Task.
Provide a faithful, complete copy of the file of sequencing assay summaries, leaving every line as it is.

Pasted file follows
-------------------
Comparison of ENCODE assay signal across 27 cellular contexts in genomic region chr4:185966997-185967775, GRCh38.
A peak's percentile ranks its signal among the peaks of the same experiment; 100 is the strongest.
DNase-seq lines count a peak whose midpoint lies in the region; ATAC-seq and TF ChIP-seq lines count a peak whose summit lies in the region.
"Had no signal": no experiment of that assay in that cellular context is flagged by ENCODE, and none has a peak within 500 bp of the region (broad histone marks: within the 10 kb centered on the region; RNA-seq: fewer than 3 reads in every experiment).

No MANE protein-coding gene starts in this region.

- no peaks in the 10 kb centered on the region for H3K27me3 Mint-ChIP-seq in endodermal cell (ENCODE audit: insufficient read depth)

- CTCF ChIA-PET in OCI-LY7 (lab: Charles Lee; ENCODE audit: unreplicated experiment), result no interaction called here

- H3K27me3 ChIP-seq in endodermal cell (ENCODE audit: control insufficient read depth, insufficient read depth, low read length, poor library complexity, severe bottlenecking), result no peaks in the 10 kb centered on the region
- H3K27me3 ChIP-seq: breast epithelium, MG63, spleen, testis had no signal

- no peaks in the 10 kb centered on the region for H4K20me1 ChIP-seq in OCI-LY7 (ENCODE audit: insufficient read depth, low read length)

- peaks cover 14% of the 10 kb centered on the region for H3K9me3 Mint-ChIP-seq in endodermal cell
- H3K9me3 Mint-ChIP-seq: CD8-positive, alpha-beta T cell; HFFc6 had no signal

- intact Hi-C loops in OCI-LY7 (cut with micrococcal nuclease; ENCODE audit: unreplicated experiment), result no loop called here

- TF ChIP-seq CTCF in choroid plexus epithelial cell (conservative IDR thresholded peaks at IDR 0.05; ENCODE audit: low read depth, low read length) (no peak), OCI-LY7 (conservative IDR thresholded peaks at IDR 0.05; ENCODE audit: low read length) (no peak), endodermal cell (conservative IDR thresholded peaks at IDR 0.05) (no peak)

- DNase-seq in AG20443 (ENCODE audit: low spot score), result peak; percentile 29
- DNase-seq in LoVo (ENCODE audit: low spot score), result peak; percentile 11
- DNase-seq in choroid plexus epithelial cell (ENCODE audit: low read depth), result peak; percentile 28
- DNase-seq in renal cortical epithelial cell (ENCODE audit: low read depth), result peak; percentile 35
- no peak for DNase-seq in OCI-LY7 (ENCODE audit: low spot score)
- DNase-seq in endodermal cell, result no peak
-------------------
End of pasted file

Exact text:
Comparison of ENCODE assay signal across 27 cellular contexts in genomic region chr4:185966997-185967775, GRCh38.
A peak's percentile ranks its signal among the peaks of the same experiment; 100 is the strongest.
DNase-seq lines count a peak whose midpoint lies in the region; ATAC-seq and TF ChIP-seq lines count a peak whose summit lies in the region.
"Had no signal": no experiment of that assay in that cellular context is flagged by ENCODE, and none has a peak within 500 bp of the region (broad histone marks: within the 10 kb centered on the region; RNA-seq: fewer than 3 reads in every experiment).

No MANE protein-coding gene starts in this region.

- no peaks in the 10 kb centered on the region for H3K27me3 Mint-ChIP-seq in endodermal cell (ENCODE audit: insufficient read depth)

- CTCF ChIA-PET in OCI-LY7 (lab: Charles Lee; ENCODE audit: unreplicated experiment), result no interaction called here

- H3K27me3 ChIP-seq in endodermal cell (ENCODE audit: control insufficient read depth, insufficient read depth, low read length, poor library complexity, severe bottlenecking), result no peaks in the 10 kb centered on the region
- H3K27me3 ChIP-seq: breast epithelium, MG63, spleen, testis had no signal

- no peaks in the 10 kb centered on the region for H4K20me1 ChIP-seq in OCI-LY7 (ENCODE audit: insufficient read depth, low read length)

- peaks cover 14% of the 10 kb centered on the region for H3K9me3 Mint-ChIP-seq in endodermal cell
- H3K9me3 Mint-ChIP-seq: CD8-positive, alpha-beta T cell; HFFc6 had no signal

- intact Hi-C loops in OCI-LY7 (cut with micrococcal nuclease; ENCODE audit: unreplicated experiment), result no loop called here

- TF ChIP-seq CTCF in choroid plexus epithelial cell (conservative IDR thresholded peaks at IDR 0.05; ENCODE audit: low read depth, low read length) (no peak), OCI-LY7 (conservative IDR thresholded peaks at IDR 0.05; ENCODE audit: low read length) (no peak), endodermal cell (conservative IDR thresholded peaks at IDR 0.05) (no peak)

- DNase-seq in AG20443 (ENCODE audit: low spot score), result peak; percentile 29
- DNase-seq in LoVo (ENCODE audit: low spot score), result peak; percentile 11
- DNase-seq in choroid plexus epithelial cell (ENCODE audit: low read depth), result peak; percentile 28
- DNase-seq in renal cortical epithelial cell (ENCODE audit: low read depth), result peak; percentile 35
- no peak for DNase-seq in OCI-LY7 (ENCODE audit: low spot score)
- DNase-seq in endodermal cell, result no peak